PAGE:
Who would think that the story of reclusive man and his mail-order sex doll would make a remarkably sensitive and tender, PG-13 romantic comedy?
Shy, withdrawn Lars Lindstrom (Ryan Gosling) lives a lonely existence in a sparsely furnished garage room next to his brother Gus (Paul Schneider) and pregnant sister-in-law Karens (Emily Mortimer) clapboard home in a nameless Midwestern town.
At work one day, Lars porn-addicted cubicle-mate shows him how you can order a life-size, pliable plastic woman of your dreams on the Internet. A few weeks later when Bianca arrives, Lars gently unpacks her and, that evening, escorts her to a family dinner, introducing her as his Brazilian/Danish girlfriend who cannot walk and, therefore, needs a wheelchair. Respectfully he explains how shell need her own room because, after all, theyre not yet married.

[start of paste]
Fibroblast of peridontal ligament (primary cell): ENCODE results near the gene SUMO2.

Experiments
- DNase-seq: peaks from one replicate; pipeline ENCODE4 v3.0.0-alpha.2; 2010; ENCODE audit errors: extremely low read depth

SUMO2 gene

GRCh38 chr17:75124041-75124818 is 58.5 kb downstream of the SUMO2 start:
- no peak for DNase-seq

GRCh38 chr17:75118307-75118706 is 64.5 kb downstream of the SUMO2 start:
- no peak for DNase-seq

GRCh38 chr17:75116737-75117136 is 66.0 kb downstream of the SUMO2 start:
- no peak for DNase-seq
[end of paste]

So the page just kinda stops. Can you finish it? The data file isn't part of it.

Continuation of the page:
Alarmed yet fiercely protective, Gus and Karen insist they visit the family doctor/psychologist (Patricia Clarkson) who advises that everyone go along with Lars delusion and, amazingly enough, they do. That includes the bewildered church ladies and Lars otherwise cynical co-workers, including a young woman (Kelli Garner) who has a crush on him. Perhaps thats because their pastor poses the question: What would Jesus do? Indeed, due to the townspeoples kindness and generosity, Bianca soon becomes an integral member of the tight-knit community.
Screenwriter Nancy Oliver (HBOs Six Feet Under) and director Craig Gillespie (Mr. Woodcock) consistently downplay the obvious slapstick aspects while slowly developing the characters. After boldly matching wits with Anthony Hopkins in Fracture, Ryan Gosling affects a more unobtrusive, understated demeanor, yet never quite succeeding in convincing us that hes sane. On the Granger Movie Gauge of 1 to 10, Lars and the Real Girl is a sentimental 7, chronicling a very strange relationship.